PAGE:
As to whether Intel eventually builds those further 6 fabs, that will depend on a few factors. Key among these will be demand from Intel Foundry Services clients; while Intel will be using some of the Ohio site’s capacity for their own needs, the site will also be used to fab chips for IFS customers. If Intel’s bid to break into the contract fab business is successful, and the company is able to woo over additional clients/orders, then they will need to build additional fabs to meet that demand.

Also hanging in the balance is what the US Government opts for, both in terms of orders and incentives. The Ohio fabs will be used for domestic production of sensitive chips, as the US looks to secure its supply lines. Meanwhile the CHIPS for America Act and its 53 billion in incentives will also be a. Intel for its part isn’t playing coy about its interest in the CHIPS money, explicitly stating that “The scope and pace of Intel’s expansion in Ohio, however, will depend heavily on funding from the CHIPS Act”. In some respects Intel is taking a bit of a gamble by investing in the Ohio location before any CHIPS funding is approved – on a pure cost basis, overseas production is traditionally cheaper – so there is certainly a political element in announcing these fabs and selecting an Ohio location. And as an added incentive to the US Government, Pat Gelsinger has told Time that Intel would even be interested in bringing some chip packaging, assembly, and testing back to the US if the CHIPS Act were funded, which in turn would allow Intel to do every last step of production within the US.

But more immediately, Intel’s focus is on getting its first two Ohio fabs up and running. Along with building the facilities they’ll need a workforce to operate them, and as a result the company is also pledging $100M over a decade in funding for local educational efforts. As with similar local industry efforts, that investment would be focused on helping local colleges and universities establish semiconductor manufacturing curricula to help train the technical workforce required.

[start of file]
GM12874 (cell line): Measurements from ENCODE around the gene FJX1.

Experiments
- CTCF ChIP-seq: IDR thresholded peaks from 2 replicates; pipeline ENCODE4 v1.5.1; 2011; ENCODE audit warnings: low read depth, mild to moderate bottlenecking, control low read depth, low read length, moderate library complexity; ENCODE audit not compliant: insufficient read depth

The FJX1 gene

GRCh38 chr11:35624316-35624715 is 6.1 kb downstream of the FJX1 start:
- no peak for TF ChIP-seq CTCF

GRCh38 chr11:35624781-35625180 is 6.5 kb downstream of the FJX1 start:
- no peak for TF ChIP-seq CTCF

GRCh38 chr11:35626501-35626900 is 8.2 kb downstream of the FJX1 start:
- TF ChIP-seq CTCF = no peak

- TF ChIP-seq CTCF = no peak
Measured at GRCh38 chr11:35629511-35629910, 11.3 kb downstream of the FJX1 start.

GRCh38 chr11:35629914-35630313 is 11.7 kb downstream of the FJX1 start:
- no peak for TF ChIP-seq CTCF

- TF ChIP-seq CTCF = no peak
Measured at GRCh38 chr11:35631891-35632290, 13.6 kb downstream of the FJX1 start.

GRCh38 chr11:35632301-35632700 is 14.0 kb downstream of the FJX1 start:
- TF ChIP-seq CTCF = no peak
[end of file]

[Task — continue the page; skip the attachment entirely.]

And while outside of Intel’s own investment scope, the creation of their Ohio fab complex means that Intel’s suppliers are also coming along for the ride. According to the company, Air Products, Applied Materials, LAM Research and Ultra Clean Technology have all indicated that they’ll be setting up facilities in the area. All of which the company is using to further underscore the size of the project and the value it brings to the area – and why they deserve that CHIPS Act funding.

Ultimately, the addition of a third US fab site and two more fabs to Intel’s portfolio is the latest step Intel has taken under Pat Gelsinger’s IDM 2.0 strategy. Gelsinger opted to go all-in on having Intel fab chips for themselves and others, and this is the kind of expansion that Gelsinger has been alluding to as necessary to make IDM 2.0 a reality. Taken altogether, Intel now has 4 leading-edge fabs set to come online in the 2024-2025 timeframe, and with any luck on Intel’s part, there will be room for several more to come.

Source: Intel